Thanks for reading! Feel free to comment…
The Infinite Learning © vision is a proposition concerning how learning can take place in organisations.
It states that learning can happen:
- In all directions
- At all moments
- Using all methods
- For all people
…as such, learning should not be limited to classical classroom training.
The Infinite Learning © vision is based on 5 truths:
- Learning does not imply training
- Training does not imply learning
- Humans want to learn
- Humans can learn
- We live in a culture of sharing
To get some more information about Infinite Learning © follow one of these links:
- Article published in Kluwer’s “KnowHow” (French)
- …translated into Dutch on HR World
- Article published in Cefora News May 2011
- Generic presentation on the subject, as used to stimulate discussion in my Learning and Development round-table
- My presentation from Epsilon Salon 2010
…watch this space for an upcoming report on Infinite Learning in Belgian organisations….
In 2001, a young African boy called William Kamkwamba built a windmill. His story has become known worldwide as an example of triumph over adversity and the ability of man to innovate in his own circumstances. It is also a story that highlights the first assumption of Infinite Learning © = You don’t need formal training to learn.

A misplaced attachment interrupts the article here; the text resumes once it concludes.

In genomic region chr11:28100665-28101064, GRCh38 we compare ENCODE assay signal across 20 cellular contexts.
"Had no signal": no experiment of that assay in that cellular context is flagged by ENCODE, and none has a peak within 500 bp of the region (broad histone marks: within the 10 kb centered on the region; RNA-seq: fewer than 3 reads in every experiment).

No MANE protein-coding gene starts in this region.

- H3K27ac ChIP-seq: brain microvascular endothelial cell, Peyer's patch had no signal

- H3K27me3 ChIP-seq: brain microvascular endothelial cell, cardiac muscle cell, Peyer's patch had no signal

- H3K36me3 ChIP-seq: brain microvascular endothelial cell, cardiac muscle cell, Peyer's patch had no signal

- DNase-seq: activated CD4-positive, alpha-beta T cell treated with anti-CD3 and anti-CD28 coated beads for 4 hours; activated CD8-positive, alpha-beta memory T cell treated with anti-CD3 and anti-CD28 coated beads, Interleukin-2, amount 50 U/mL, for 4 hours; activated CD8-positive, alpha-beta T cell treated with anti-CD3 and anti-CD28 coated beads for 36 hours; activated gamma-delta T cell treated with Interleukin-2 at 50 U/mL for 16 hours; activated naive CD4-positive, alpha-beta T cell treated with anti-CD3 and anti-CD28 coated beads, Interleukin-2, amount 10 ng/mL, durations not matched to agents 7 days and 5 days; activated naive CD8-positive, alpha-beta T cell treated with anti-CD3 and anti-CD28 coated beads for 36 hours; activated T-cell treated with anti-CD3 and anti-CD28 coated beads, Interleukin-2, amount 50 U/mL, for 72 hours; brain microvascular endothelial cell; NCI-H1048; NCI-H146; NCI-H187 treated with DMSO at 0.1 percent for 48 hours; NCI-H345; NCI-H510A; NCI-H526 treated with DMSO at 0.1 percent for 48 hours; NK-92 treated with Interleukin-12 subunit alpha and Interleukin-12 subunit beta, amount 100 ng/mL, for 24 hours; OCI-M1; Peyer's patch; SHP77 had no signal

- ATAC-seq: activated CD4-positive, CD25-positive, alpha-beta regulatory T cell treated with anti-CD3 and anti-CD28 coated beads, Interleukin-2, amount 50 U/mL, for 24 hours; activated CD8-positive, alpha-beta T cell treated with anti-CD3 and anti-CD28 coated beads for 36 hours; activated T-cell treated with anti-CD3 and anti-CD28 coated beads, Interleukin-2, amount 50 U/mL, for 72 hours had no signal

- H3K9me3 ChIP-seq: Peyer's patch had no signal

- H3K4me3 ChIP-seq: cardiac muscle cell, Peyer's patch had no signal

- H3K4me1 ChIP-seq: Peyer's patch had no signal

William came from a family of farmers in Malawi. When drought struck in 2001, they had neither food nor money. William’s family could no longer afford to send him to school. Hungry for learning and dissatisfied with his lot, William went to the library to continue learning by himself. It was there that he found books on science and, later, a book about windmills. Realising that these wonderful machines could delivery electricity and pump water, William aged 14 decided he had to build one.
Where do you start building windmills? In Belgium, I would go to Brico and ask the expert for a plan, all necessary materials and a nice IKEA-style guide to building my machine. William had to rely on 3 of the most natural resources: motivation, initiative and time. While he set to looking for useful materials in local dumping grounds, his friends and family thought he was crazy, wasting his time. When he adding the finishing touches to his windmill, the villagers stood and watched, ready to mock him for his folly. When the windmill turned and the light-bulb in his hut came to life, they ran away …to get their mobile phones chargers!
William’s approach to learning, growing and innovating is a flagship story for learning and development people in modern organisations. It reminds us of the first truth of Infinite Learning: You don’t need formal training to learn. Whilst the Googles and 3Ms of the world know that motivation, initiative and time are enough to bring about such learning, change and innovation, many other organisations have the attitude of William’s family, friends and village neighbours: If you try to learn and change without formal training you are crazy and wasting your time.
If you would like more information about Infinite Learning © contact me